The Stars of NGC 1705

Some 2,000 light-years across, NGC 1705 is small as galaxies go, similar to our Milky Way's own satellite galaxies, the Magellanic Clouds. At a much larger distance of 17 million light-years, the stars of NGC 1705 are still easily resolved in this beautiful image constructed from data taken in 1999 and 2000 with the Hubble Space Telescope. Most of the younger, hot, blue stars in the galaxy are seen to be concentrated in a large central star cluster with the older, cooler, red stars more evenly distributed. Possibly 13 billion years old, NGC 1705 could well have been forming stars through out its lifetime while light from its most recent burst of star formation reached Earth only 30 million years ago. This gradually evolving dwarf irregular galaxy lacks organized structures like spiral arms and is thought to be a nearby analog to the first galaxies to form in the early Universe.

Earth at Twilight

No sudden, sharp boundary marks the passage of day into night in this gorgeous view of ocean and clouds over our fair planet Earth. Instead, the shadow line or terminator is diffuse and shows the gradual transition to darkness we experience as twilight. With the Sun illuminating the scene from the right, the cloud tops reflect gently reddened sunlight filtered through the dusty troposphere, the lowest layer of the planet's nurturing atmosphere. A clear high altitude layer, visible along the dayside's upper edge, scatters blue sunlight and fades into the blackness of space. This picture actually is a single digital photograph taken in June of 2001 from the International Space Station orbiting at an altitude of 211 nautical miles.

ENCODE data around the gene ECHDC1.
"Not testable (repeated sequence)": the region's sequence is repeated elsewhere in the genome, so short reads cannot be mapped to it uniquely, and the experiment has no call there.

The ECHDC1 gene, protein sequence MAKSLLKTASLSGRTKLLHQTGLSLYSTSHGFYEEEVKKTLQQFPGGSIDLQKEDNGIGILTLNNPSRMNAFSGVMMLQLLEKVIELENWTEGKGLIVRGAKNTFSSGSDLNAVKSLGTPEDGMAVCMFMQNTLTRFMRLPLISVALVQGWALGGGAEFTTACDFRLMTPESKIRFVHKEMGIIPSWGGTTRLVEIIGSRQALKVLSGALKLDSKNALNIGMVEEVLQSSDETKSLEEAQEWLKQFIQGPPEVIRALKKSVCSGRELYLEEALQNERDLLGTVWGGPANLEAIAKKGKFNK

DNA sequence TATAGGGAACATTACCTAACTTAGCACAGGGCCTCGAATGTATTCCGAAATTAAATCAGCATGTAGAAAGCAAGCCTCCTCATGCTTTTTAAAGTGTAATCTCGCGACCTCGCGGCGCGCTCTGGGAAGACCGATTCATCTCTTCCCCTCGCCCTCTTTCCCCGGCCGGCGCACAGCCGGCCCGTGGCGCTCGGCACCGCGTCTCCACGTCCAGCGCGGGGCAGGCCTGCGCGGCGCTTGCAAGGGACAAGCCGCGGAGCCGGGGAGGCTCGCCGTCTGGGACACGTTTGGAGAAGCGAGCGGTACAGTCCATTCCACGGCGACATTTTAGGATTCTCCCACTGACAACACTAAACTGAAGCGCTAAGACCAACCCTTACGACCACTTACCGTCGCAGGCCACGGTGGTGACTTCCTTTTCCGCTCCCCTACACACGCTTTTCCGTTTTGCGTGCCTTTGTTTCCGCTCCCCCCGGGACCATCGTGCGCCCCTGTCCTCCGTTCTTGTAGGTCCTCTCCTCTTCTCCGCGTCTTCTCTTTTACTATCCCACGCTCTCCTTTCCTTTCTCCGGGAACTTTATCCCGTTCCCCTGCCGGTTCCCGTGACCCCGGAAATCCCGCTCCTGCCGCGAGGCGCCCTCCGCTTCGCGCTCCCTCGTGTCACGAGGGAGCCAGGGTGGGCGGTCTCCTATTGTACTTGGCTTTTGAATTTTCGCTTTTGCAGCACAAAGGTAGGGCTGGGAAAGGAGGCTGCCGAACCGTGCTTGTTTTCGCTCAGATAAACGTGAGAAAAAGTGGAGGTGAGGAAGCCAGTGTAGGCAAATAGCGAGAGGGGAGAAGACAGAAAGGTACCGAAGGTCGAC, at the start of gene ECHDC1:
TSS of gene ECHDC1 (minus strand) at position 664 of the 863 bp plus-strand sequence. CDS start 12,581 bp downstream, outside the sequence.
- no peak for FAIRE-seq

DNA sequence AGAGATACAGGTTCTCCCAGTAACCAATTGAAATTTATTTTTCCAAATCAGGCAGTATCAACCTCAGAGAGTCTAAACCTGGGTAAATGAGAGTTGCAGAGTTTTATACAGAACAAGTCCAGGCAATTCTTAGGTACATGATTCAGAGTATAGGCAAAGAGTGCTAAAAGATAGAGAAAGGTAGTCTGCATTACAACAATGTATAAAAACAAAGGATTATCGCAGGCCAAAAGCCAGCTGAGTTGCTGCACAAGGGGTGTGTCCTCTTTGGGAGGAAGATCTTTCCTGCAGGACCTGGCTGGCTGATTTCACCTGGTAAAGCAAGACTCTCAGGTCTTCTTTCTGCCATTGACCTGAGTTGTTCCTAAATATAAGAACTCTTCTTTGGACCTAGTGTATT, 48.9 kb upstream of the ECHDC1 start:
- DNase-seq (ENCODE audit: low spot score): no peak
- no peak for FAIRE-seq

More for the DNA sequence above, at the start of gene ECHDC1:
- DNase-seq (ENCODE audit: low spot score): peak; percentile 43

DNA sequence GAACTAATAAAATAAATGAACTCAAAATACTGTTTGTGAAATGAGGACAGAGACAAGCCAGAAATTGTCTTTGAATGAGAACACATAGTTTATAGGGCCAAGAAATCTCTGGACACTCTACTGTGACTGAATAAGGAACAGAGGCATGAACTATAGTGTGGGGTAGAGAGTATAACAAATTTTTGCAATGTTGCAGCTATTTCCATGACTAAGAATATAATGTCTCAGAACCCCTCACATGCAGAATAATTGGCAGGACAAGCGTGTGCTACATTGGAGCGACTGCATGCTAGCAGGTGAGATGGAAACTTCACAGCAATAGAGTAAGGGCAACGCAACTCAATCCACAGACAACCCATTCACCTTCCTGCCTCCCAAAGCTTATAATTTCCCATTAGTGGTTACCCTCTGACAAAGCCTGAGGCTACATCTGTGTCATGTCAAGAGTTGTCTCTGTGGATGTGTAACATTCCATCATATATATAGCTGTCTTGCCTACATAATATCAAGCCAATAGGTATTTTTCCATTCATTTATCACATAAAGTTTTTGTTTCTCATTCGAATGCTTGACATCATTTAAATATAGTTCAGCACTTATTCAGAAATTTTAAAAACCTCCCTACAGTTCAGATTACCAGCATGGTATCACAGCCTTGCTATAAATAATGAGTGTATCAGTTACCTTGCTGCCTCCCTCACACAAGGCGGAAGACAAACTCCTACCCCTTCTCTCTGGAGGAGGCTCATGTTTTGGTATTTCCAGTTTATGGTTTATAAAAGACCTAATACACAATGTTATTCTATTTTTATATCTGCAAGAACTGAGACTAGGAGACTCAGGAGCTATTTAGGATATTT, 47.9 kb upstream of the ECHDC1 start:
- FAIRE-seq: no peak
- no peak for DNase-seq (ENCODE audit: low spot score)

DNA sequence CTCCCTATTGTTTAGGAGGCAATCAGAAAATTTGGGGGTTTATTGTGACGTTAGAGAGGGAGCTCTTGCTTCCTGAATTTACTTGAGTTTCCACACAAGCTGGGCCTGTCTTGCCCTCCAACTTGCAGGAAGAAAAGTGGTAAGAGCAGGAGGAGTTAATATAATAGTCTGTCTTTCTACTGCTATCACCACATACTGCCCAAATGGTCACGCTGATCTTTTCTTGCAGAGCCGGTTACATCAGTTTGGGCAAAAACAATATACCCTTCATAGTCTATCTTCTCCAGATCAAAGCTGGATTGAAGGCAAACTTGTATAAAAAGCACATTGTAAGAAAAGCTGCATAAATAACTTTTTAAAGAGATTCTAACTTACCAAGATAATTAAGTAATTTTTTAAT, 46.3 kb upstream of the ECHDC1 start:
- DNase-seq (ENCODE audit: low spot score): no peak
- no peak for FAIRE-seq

M17: A Hubble Close-Up

Sculpted by stellar winds and radiation, these fantastic, undulating shapes lie within the stellar nursery known as M17, the Omega Nebula, some 5,500 light-years away in the nebula-rich constellation Sagittarius. The lumpy features in the dense cold gas and dust are illuminated by stars off the upper left of the image and may themselves represent sites of future star formation. Colors in the fog of surrounding hotter material indicate M17's chemical make up. The predominately green glow corresponds to abundant hydrogen, with trace sulfur and oxygen atoms contributing red and blue hues. The picture spans about 3 light-years and was released to celebrate the thirteenth year of the Hubble Space Telescope's cosmic voyage of exploration.

Big Blue Marble Earth